Medicare Your Coverage Options

Your right to buy Medigap coverage

Written by Diane Archer

People with Medicare have the right to switch Medicare plans, from a Medicare Advantage plan to traditional Medicare or vice versa, every year during the Fall open enrollment period. But, inexplicably, people do not have a right to buy Medigap coverage, supplemental coverage to fill gaps in Medicare, whenever they sign up for traditional Medicare. Without supplemental coverage, either Medigap, Medicaid or retiree coverage, you have no protection against catastrophic costs in traditional Medicare. A new Kaiser Family Foundation brief explains the issue in detail.

Under federal law, only people first enrolling in traditional Medicare at 65 or later have the right to buy a Medigap policy. People under 65 with disabilities enrolled in Medicare do not have that right. In fact, only five percent of them have a Medigap policy. (Even though insurers do not have to sell them a policy, some do.) Most (46 percent) have Medicaid. And, 17 percent have employer coverage to fill gaps.

People in a Medicare Advantage plan who want to switch to traditional Medicare also have no guaranteed right to buy a Medigap policy under federal law. Curiously, Congress gives these people the right to switch to traditional Medicare during the Fall Open Enrollment period but no limit on their out-of-pocket costs in traditional Medicare and no right to buy coverage to protect themselves against catastrophic costs.

States have the right to guarantee their residents broader Medigap protections than the federal government. But, most states have never been good at protecting consumers in the health insurance marketplace. So, in most states, you should not assume you can get a Medigap policy if you do not get it when you first enroll in Medicare at 65 or later. Though, twenty-eight states do guarantee people the right to buy a Medigap policy if their employer retiree benefits change.

If you want to sign up for traditional Medicare during the fall open enrollment season, keep in mind that some insurers are willing to sell people Medigap coverage even though they are not required to do so. AARP plans are often available to people. Contact your state health insurance assistance program or SHIP at 1-800-677-1116 for free advice on whether there are Medigap companies in your state that will sell you coverage.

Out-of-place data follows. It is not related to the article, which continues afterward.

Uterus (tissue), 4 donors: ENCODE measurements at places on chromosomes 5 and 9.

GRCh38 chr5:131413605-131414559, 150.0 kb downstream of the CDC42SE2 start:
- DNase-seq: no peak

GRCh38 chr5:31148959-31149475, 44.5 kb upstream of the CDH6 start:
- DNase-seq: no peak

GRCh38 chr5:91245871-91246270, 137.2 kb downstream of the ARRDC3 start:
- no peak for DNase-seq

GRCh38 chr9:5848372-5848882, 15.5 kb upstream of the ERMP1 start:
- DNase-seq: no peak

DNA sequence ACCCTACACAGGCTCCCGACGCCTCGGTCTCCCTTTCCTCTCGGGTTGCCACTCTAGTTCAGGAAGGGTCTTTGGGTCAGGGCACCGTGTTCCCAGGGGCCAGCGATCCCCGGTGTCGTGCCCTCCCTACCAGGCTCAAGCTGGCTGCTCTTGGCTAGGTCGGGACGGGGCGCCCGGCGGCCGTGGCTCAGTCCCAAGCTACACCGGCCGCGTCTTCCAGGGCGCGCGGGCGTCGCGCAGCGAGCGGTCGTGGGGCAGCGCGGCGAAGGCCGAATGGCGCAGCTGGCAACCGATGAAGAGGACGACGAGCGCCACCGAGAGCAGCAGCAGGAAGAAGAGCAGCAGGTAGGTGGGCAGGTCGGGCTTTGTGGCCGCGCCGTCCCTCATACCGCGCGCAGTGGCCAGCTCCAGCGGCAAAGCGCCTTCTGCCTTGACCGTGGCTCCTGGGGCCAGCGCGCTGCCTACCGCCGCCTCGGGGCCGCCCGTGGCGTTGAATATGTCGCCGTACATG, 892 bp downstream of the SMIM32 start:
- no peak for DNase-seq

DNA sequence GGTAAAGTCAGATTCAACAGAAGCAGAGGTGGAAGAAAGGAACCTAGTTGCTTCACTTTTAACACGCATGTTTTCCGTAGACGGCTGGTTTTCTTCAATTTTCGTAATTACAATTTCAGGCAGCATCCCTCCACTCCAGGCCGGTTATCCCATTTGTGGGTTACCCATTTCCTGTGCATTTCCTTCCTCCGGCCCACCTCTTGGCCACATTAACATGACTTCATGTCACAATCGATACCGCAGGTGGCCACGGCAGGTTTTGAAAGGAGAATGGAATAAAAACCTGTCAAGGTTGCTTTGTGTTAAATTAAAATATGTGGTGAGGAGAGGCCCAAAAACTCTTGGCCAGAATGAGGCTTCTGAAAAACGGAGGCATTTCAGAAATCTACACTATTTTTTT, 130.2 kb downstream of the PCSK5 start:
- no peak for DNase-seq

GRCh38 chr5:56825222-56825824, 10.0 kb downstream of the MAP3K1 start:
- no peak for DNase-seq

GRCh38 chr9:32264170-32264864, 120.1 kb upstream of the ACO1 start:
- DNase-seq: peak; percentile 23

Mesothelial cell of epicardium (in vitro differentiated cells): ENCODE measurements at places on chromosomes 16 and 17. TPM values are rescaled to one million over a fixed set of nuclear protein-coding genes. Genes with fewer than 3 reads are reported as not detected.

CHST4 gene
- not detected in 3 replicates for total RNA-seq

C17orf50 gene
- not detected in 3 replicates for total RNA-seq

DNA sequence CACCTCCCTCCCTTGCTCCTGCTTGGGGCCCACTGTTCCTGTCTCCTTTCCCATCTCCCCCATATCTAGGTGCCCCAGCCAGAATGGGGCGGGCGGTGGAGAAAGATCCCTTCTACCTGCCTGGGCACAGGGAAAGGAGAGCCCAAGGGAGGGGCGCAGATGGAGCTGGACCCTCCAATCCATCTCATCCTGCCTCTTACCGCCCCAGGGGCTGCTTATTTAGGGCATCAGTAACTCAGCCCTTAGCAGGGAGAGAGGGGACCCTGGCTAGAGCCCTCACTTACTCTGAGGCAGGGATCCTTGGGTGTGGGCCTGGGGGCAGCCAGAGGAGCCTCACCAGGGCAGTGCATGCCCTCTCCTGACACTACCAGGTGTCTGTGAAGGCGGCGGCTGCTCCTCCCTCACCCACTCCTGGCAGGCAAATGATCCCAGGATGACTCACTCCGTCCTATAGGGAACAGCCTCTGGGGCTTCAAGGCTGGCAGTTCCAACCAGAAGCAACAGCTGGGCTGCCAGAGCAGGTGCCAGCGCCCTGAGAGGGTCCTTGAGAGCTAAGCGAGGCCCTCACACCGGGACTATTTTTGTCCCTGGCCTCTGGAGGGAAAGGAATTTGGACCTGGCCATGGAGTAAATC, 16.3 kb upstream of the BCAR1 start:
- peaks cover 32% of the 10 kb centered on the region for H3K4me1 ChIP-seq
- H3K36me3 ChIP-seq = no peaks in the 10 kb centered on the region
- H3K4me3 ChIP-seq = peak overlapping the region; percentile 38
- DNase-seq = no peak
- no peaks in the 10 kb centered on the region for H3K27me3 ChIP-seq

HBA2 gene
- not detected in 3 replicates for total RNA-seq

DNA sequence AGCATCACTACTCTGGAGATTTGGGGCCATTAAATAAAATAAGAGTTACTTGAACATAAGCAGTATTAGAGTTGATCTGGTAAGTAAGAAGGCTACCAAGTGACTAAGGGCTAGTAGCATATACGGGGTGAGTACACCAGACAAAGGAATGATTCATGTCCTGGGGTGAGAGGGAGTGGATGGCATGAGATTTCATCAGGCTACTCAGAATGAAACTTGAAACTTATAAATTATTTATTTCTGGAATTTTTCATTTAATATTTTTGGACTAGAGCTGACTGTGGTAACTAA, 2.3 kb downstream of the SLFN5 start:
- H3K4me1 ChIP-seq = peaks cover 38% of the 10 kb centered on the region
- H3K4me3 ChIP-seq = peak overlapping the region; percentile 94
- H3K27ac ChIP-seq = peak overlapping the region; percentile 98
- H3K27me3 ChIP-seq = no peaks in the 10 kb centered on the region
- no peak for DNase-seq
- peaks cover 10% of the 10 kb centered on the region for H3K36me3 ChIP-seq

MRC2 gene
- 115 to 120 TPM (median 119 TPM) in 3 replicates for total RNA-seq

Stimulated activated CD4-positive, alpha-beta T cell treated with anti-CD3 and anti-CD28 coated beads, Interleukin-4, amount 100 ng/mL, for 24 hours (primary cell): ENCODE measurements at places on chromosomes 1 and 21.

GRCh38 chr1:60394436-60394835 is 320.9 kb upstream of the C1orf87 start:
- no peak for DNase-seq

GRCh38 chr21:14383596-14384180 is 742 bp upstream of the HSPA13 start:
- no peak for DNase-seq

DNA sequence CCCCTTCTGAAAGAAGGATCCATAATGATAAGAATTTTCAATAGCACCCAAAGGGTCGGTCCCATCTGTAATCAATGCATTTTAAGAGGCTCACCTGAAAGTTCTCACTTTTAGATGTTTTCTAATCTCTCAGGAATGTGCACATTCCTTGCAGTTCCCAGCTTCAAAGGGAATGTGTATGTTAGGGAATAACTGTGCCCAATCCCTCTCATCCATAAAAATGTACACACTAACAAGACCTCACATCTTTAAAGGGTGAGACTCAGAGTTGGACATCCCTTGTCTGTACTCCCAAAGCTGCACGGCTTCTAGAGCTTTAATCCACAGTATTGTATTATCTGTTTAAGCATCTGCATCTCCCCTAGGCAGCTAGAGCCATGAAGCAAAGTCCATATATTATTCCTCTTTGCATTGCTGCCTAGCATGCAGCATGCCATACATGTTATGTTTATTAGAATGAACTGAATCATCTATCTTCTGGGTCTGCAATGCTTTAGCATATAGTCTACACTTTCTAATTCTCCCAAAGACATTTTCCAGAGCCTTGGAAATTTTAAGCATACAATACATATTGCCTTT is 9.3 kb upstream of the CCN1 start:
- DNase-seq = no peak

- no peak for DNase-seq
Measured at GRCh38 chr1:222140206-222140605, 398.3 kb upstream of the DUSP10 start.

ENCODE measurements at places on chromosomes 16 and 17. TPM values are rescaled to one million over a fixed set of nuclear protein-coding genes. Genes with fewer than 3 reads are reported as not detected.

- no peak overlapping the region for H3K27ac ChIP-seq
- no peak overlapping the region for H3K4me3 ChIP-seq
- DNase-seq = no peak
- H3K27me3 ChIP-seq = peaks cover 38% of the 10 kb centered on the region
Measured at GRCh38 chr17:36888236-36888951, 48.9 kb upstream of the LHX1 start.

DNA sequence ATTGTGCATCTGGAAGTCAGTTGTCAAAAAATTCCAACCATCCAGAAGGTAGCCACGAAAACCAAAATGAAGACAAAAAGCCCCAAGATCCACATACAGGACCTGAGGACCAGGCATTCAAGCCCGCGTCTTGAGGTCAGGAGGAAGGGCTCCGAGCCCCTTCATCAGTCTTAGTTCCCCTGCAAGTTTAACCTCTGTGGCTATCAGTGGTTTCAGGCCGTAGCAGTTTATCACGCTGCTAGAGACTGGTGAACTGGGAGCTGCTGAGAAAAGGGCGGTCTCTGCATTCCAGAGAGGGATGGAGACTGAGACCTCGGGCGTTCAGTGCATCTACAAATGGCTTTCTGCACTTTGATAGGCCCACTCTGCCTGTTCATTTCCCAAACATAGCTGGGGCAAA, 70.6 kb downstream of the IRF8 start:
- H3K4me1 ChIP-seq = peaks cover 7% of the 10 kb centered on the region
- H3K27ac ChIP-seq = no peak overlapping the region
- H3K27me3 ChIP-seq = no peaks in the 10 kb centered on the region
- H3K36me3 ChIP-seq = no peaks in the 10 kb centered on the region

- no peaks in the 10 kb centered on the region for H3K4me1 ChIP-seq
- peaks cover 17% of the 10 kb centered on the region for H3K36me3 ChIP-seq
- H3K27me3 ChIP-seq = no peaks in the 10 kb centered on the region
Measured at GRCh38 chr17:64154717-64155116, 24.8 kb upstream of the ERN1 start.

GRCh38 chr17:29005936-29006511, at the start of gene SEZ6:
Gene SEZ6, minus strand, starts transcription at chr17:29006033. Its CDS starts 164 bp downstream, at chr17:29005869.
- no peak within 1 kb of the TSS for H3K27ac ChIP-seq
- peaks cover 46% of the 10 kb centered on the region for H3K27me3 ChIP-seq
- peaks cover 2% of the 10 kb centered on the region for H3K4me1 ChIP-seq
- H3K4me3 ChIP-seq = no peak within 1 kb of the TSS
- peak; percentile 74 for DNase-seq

Four states give people the guaranteed right to buy a Medigap policy, regardless of their health status. Connecticut, Massachusetts, Maine and New York protect people with Medicare. In these states insurers must sell you a Medigap policy even if you have a pre-existing condition. These states also require “community rating” of Medigap policies so that regardless of your age or health, everyone pays the same premium.

Congress imposed a catastrophic out-of-pocket limit in Medicare Advantage plans, of no more than $6,700, in recognition of the need to give people enrolled in these plans some health and financial security. Congress should impose an out-of-pocket limit in traditional Medicare–or, better still, eliminate deductibles and coinsurance–to protect people in traditional Medicare. Congress should also require Medigap plans in all states to guarantee coverage to everyone during the Fall open Enrollment period and charge everyone the same amount. After all traditional Medicare and Medicare Advantage plans are all community rated–everyone pays the same premium for their policy.

Here’s more from Just Care:

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